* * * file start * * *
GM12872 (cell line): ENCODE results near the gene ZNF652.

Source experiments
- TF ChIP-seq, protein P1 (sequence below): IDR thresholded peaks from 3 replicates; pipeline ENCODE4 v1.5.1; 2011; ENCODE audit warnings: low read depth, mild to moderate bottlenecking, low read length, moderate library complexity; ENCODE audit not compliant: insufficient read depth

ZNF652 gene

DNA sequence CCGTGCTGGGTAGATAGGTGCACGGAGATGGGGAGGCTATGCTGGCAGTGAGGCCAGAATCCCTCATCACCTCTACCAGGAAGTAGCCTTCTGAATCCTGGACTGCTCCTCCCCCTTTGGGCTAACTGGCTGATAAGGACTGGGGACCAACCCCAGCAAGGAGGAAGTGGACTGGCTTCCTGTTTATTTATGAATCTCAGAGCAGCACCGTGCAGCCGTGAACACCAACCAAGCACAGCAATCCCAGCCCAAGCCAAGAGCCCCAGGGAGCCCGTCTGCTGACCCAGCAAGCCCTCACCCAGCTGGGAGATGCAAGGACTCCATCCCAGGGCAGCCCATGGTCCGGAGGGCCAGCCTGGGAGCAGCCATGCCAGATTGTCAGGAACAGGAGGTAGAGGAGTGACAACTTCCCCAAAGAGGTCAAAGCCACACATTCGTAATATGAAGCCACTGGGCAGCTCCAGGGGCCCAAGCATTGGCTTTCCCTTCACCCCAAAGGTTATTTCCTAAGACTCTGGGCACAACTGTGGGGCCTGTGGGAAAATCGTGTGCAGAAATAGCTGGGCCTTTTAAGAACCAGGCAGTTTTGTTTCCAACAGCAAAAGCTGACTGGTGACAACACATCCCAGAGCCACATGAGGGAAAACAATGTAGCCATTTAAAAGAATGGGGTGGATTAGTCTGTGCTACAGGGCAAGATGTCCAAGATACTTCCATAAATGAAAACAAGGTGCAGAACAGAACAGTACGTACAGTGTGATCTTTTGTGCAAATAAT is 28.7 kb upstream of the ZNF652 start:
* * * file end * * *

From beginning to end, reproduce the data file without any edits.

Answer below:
GM12872 (cell line): ENCODE results near the gene ZNF652.

Source experiments
- TF ChIP-seq, protein P1 (sequence below): IDR thresholded peaks from 3 replicates; pipeline ENCODE4 v1.5.1; 2011; ENCODE audit warnings: low read depth, mild to moderate bottlenecking, low read length, moderate library complexity; ENCODE audit not compliant: insufficient read depth

ZNF652 gene

DNA sequence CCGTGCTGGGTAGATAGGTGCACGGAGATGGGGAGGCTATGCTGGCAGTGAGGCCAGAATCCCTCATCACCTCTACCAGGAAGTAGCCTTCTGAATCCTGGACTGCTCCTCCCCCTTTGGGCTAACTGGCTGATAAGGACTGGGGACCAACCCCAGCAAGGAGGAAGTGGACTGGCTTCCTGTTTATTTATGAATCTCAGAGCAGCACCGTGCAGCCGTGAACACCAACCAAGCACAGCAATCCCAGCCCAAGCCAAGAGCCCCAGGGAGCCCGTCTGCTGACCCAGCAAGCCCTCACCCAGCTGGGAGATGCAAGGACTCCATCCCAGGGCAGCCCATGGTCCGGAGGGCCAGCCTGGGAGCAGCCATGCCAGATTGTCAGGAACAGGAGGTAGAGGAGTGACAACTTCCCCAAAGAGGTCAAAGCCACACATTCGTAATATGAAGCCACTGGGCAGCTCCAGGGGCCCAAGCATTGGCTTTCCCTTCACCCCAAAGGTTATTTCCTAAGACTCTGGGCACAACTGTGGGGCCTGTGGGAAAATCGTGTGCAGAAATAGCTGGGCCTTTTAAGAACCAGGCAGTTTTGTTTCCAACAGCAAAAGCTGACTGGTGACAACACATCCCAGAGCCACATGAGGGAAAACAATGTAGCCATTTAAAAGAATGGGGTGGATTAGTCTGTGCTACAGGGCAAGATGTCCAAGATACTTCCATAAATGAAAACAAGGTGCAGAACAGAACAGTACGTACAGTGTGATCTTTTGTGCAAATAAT is 28.7 kb upstream of the ZNF652 start: